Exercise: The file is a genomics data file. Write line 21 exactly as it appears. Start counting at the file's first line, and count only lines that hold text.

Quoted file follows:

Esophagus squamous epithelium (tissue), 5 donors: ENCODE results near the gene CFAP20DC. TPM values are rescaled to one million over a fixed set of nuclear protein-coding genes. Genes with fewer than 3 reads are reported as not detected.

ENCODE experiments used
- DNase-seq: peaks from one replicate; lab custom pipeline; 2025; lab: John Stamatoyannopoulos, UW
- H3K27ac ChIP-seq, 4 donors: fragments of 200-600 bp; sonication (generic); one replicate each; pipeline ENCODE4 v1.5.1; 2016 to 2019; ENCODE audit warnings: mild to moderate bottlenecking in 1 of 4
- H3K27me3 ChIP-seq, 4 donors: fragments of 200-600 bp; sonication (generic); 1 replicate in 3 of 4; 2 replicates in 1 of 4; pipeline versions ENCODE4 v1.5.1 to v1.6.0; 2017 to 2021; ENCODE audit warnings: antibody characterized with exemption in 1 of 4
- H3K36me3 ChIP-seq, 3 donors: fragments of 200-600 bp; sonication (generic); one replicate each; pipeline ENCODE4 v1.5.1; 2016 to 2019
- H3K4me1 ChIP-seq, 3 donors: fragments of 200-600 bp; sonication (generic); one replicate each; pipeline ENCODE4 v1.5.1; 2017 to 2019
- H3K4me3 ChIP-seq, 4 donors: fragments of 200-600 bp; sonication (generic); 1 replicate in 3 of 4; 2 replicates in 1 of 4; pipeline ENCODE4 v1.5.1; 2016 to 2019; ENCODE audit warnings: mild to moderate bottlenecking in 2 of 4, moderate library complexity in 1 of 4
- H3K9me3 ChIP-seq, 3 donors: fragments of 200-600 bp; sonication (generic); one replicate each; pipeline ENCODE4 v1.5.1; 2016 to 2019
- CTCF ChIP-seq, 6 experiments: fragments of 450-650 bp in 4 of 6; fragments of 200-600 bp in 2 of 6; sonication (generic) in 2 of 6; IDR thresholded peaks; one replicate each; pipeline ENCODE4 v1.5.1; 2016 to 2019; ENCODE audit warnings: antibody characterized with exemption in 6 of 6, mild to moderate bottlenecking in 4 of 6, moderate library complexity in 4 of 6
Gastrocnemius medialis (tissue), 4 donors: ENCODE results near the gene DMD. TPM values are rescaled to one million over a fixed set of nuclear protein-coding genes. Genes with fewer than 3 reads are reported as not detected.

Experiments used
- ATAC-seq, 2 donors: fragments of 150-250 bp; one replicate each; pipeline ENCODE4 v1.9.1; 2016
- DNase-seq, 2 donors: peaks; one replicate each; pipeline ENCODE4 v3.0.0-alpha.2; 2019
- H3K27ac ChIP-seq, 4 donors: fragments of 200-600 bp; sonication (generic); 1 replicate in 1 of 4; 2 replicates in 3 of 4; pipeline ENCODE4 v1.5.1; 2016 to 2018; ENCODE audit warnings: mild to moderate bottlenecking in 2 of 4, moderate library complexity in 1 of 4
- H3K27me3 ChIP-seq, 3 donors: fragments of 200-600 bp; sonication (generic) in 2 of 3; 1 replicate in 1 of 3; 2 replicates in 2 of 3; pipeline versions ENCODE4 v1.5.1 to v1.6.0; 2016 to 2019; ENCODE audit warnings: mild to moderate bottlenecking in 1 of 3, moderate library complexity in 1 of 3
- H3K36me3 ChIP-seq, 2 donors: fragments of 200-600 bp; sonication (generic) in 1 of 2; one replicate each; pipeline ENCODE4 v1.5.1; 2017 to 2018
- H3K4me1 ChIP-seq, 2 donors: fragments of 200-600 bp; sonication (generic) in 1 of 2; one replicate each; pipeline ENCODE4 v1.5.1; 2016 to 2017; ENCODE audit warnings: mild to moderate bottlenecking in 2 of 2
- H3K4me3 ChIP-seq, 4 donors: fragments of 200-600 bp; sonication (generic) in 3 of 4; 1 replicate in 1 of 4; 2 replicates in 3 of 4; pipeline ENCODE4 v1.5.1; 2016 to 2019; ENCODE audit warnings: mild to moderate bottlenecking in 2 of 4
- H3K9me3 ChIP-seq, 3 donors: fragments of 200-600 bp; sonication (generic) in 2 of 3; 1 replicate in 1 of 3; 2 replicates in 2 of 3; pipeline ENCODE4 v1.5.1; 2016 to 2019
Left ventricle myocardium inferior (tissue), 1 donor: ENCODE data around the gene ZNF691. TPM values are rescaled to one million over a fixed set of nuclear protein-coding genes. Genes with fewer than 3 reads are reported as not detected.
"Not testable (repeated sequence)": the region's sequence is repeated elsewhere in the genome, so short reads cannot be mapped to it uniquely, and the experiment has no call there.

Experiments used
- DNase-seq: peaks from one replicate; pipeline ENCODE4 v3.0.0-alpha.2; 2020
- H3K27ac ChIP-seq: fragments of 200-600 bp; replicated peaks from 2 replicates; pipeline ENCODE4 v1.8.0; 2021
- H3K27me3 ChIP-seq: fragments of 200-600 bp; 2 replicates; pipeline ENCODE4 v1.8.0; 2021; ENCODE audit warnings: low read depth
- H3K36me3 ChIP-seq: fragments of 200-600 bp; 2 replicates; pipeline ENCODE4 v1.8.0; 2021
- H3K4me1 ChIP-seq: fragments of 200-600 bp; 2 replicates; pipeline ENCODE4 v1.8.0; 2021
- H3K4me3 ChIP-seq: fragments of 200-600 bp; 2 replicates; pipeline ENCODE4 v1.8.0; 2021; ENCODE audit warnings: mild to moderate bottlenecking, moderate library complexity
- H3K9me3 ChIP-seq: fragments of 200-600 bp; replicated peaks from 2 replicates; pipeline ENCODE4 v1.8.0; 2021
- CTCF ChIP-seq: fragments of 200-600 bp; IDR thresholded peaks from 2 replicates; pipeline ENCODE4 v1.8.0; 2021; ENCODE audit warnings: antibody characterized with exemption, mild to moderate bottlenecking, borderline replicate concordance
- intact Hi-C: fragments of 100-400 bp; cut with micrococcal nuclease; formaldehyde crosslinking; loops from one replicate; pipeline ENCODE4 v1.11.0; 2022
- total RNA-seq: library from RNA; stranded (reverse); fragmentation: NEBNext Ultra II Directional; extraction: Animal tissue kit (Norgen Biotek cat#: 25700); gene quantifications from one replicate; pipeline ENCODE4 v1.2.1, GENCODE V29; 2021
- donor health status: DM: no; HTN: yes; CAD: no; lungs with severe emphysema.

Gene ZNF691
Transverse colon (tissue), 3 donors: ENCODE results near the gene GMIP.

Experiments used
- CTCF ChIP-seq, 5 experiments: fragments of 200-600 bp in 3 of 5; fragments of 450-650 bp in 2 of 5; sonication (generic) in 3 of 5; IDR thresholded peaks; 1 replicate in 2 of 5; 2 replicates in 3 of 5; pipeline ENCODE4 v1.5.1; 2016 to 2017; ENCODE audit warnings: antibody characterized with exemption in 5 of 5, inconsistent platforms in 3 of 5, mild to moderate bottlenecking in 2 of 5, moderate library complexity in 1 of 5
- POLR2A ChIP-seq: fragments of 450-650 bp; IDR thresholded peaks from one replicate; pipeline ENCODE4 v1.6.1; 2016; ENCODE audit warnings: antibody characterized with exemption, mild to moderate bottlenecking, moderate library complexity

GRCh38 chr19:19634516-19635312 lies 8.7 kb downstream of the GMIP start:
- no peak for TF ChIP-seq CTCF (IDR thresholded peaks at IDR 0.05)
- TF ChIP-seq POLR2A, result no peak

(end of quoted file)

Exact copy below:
Left ventricle myocardium inferior (tissue), 1 donor: ENCODE data around the gene ZNF691. TPM values are rescaled to one million over a fixed set of nuclear protein-coding genes. Genes with fewer than 3 reads are reported as not detected.